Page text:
DeLissio: We are rolling the dice with our state budget

Over the past several years there have been a few attempts to expand gaming in the commonwealth.

No bill had made it successfully through both chambers and to the governor’s desk until H.B. 271.

The revenue gap of over $1.5 billion was the impetus to craft a bill that could provide some recurring revenue for the state, since so many of my colleagues are averse to considering raising any type of tax. For example, the personal income tax was last raised in 2004, and we still do not have a severance tax on Marcellus Shale.

H.B. 271 is what I refer to as an “everything and the kitchen sink” bill. Where previous bills addressed one or, maybe two, gaming topics, this legislation includes no less than seven different gaming-related expansions and was over 900 pages long. It is not possible to cover all of the details in this commentary; if you have an interest in learning more, please contact your state representative or state senator.

Here is my brief rundown of H.B. 271.

Currently, Pennsylvania does not regulate fantasy sports although many of our citizens participate in these ventures today. Fantasy sports occurs online and like the lottery, you only need to be 18 to play. H.B. 271 now brings fantasy sports betting into the legalized gaming fold.

Interactive gaming (iGaming) permits the casinos to conduct online gaming. iGaming includes slots, poker and table games. The minimum age to play is 21. Again, our citizens are currently participating in illegal iGaming, and this will provide the state with an opportunity to ensure that iGaming is conducted following certain rules and procedures that will safeguard citizens and provide revenue for the state.

If you are leaving on a jet plane, and are either delayed or bored while waiting for your flight, you will now be able to participate in iGaming via internet tablet devices at the airports that choose to participate.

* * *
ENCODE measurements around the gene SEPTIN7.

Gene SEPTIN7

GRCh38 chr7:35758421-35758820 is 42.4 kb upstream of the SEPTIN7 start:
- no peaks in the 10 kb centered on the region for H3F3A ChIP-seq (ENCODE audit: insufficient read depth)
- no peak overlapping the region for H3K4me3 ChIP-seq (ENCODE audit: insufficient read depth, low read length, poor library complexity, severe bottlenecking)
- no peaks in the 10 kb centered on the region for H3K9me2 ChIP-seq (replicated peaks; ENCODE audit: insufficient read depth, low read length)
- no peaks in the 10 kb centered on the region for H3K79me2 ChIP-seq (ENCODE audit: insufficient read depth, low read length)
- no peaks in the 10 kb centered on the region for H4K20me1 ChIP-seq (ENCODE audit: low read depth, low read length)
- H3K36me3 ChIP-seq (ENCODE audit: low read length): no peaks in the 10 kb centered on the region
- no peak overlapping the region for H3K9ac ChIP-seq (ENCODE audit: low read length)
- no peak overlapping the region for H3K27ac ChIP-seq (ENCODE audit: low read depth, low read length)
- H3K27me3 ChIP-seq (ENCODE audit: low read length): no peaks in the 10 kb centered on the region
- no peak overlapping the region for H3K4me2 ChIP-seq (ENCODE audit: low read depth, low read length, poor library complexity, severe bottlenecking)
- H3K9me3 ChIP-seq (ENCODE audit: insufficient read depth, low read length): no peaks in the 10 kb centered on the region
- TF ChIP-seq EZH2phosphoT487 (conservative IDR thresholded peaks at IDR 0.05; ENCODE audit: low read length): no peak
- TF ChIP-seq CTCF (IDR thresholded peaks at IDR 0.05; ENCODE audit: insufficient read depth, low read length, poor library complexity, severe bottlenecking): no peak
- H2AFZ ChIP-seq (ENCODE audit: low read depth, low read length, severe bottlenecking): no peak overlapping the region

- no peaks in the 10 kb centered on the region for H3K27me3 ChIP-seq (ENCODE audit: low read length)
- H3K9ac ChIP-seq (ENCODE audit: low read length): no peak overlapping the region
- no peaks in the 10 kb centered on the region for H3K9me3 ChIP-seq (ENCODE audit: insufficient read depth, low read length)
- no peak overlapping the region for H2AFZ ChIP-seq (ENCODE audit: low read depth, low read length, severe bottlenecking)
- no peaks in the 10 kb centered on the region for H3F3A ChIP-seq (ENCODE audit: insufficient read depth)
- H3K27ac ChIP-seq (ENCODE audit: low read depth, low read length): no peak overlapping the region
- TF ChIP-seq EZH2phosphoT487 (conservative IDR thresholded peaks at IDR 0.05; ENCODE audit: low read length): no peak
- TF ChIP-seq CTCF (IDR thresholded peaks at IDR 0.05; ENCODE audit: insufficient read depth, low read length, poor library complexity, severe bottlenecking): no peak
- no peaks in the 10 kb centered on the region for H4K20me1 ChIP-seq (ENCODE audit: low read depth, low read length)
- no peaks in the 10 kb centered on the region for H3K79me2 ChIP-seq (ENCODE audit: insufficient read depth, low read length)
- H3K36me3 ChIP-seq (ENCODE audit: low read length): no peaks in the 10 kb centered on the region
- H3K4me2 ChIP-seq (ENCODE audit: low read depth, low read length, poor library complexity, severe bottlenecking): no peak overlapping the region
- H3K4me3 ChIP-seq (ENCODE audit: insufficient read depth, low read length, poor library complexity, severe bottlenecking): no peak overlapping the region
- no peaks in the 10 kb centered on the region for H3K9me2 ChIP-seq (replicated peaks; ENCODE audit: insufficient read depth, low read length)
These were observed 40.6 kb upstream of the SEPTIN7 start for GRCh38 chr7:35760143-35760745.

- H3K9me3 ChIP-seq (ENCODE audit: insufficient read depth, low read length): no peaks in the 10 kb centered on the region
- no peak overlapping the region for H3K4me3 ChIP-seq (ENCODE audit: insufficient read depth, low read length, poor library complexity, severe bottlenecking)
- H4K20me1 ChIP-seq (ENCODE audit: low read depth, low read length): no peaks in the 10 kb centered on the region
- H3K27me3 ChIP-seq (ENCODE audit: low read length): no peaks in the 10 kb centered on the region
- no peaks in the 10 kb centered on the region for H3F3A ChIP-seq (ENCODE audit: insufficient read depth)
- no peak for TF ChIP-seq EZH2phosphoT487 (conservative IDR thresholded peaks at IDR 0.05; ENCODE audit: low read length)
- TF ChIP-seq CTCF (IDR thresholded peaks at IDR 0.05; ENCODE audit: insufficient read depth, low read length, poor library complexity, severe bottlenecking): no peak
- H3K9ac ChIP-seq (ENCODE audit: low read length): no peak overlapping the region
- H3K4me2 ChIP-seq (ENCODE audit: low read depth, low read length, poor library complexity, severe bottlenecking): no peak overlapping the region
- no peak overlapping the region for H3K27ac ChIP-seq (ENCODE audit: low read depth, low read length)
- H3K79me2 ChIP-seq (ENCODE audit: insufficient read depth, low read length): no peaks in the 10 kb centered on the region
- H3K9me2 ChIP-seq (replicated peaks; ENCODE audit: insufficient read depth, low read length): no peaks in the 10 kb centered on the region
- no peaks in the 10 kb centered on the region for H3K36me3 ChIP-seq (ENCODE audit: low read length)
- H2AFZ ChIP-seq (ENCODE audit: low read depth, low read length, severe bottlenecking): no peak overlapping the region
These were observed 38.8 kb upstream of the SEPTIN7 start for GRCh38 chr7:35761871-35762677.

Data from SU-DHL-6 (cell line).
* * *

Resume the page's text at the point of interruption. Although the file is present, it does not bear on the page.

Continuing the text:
Currently federal law prohibits sports wagering in all states with the exception of Nevada, Oregon, Montana and Delaware. This legislation requires the Gaming Control Board to promulgate regulations for sports wagering and to authorize licensed casinos to conduct sports wagering only when and if there’s a change in federal law or a federal court decision permitting states to regulate sports wagering is made.

Up to 10 mini/satellite casinos will be permitted in Pennsylvania. A municipality can adopt a resolution to prohibit a mini/satellite casino from being located in their municipality. Such a resolution would need to be adopted no later than Dec. 31, 2017.

Video gaming terminals (VGTs) will now be permitted at truck stops only. Truck stops are defined in the legislation and must meet all of six requirements; including volume of diesel sold, parcel size (no less than 3 acres) with no less than 20 parking spaces for commercial vehicles, have a convenience store and be equipped with a diesel island for fueling commercial vehicles and located on property not owned by the Pennsylvania Turnpike.

Counties that currently have a casino have the opportunity to opt out of VGTs by Dec. 31, 2017 so that no VGTs may be placed in that county. Philadelphia County has that opportunity to opt out of VGTs. I will be contacting my councilman urging Philadelphia to opt out, and I recommend that you contact your councilman with your thoughts on the matter. Montgomery County opted out today.  

Also, the state Department of Revenue is now authorized to operate iLottery and internet instant games. 

It is anticipated that the proceeds from expanded gaming will contribute about $238,000,000 into the General Fund for the 2017-2018 fiscal year.

I think that amount is a stretch and truly a “roll of the dice.”